Obama also gets it right when he refuses to label our enemy “Islamic Terrorism.” He’s right for three simple reasons: First, by calling it Islamic terrorism he would be giving legitimacy to the terrorists who desperately want to be identified as Muslim. Second, if America wants to have Muslim allies in the fight against Daesh he needs to use language that honors our allies — and their understanding of our common enemy — and not risk alienating them, and third, the evil and depredations of Daesh have no more to do with Islam than Alexander Stephen’s Confederacy had to do with Christianity.
We can’t pretend that the Crusades didn’t happen — and that en route to save the Holy Land the Crusaders killed every Jew, Gypsy and Eastern Orthodox Christian they could find.
We can’t pretend that the Holocaust didn’t happen — a horror unprecedented in its evil, extended by the willful blindness of witnesses who refused to act and speak.
We can’t ignore injustice. We can’t escape history by pretending something didn’t happen. We can’t pretend that America wasn’t built by slave labor on stolen land. We can’t ignore the fact that Jim Crow happened, that thousands of Americans were lynched, some well into the 20th century, because of their skin color, and that there are still isolated communities, separated by ethnicity, color and income, living on the fringes of our body politic.
Malcolm realized that he wasn’t fighting the white man — he was fighting injustice and it was that struggle that in the end led to his death.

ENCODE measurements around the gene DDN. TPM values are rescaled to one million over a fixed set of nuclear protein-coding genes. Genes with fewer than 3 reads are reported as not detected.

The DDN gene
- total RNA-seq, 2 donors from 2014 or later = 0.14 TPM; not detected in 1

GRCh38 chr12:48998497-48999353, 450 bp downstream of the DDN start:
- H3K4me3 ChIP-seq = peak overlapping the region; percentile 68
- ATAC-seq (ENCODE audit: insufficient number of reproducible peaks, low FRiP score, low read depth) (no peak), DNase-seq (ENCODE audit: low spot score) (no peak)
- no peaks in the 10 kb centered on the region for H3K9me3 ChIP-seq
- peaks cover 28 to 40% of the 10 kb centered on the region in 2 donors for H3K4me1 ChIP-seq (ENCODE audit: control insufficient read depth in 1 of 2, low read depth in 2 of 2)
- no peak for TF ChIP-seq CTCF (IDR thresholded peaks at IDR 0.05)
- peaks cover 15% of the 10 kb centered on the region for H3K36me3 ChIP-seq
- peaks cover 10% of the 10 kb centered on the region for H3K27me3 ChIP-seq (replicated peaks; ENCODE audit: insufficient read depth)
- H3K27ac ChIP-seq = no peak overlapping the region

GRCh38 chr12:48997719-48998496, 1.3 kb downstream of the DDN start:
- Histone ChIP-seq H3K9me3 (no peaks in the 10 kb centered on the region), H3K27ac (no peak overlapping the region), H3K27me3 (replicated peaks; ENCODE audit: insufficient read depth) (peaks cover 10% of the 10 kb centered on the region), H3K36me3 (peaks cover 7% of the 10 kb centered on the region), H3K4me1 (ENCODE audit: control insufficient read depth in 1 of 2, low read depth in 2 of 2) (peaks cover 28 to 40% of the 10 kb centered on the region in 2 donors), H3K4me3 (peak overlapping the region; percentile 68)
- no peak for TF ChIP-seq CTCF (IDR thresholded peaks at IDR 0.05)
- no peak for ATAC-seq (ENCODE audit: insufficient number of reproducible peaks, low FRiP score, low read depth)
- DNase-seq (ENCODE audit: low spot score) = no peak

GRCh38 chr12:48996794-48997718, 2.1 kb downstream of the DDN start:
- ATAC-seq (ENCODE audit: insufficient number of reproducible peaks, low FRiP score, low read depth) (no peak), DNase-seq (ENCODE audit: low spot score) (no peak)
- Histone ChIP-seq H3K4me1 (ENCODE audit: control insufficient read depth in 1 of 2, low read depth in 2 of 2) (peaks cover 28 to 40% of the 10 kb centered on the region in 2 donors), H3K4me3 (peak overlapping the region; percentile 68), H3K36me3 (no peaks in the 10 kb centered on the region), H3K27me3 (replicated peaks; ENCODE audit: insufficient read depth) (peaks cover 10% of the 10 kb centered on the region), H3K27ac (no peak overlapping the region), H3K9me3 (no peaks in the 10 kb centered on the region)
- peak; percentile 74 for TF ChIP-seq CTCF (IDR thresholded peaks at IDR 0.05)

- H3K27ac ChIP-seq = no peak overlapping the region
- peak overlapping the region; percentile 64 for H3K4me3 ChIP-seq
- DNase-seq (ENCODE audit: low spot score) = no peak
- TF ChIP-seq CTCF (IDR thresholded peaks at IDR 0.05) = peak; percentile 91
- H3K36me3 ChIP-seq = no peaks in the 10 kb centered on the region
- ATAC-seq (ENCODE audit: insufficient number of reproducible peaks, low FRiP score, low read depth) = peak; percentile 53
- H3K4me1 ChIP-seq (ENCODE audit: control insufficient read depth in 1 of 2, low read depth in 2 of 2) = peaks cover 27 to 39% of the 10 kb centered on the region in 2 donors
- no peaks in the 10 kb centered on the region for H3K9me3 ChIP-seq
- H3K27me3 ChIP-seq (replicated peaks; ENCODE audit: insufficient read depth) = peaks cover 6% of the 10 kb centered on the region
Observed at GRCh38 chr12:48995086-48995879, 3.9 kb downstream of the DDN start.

If we want change we need to be curious, to understand the world around us as it evolves and changes — we need to adapt, not to yearn for times past.
We, too, need to struggle, to face history, to celebrate the good, acknowledge the wrongs and set right what is fixable. We’re great enough to overcome injustice and to overcome evil without losing our souls and conscience.
At the funeral, actor Ossie Davis eulogized Malcolm X: “There are those who will consider it their duty, as friends of the Negro people, to tell us to revile him, to flee, even from the presence of his memory, to save ourselves by writing him out of the history of our turbulent times. Many will ask what Harlem finds to honor in this stormy, controversial and bold young captain—and we will smile. Many will say turn away—away from this man, for he is not a man but a demon, a monster, a subverter and an enemy of the black man—and we will smile. They will say that he is of hate—a fanatic, a racist—who can only bring evil to the cause for which you struggle! And we will answer and say to them: Did you ever talk to Brother Malcolm? Did you ever touch him, or have him smile at you? Did you ever really listen to him? Did he ever do a mean thing? Was he ever himself associated with violence or any public disturbance? For if you did you would know him. And if you knew him you would know why we must honor him.”
Be curious: listen to the Other – For if you did you would know him.
This column appeared originally in the Portsmouth Herald.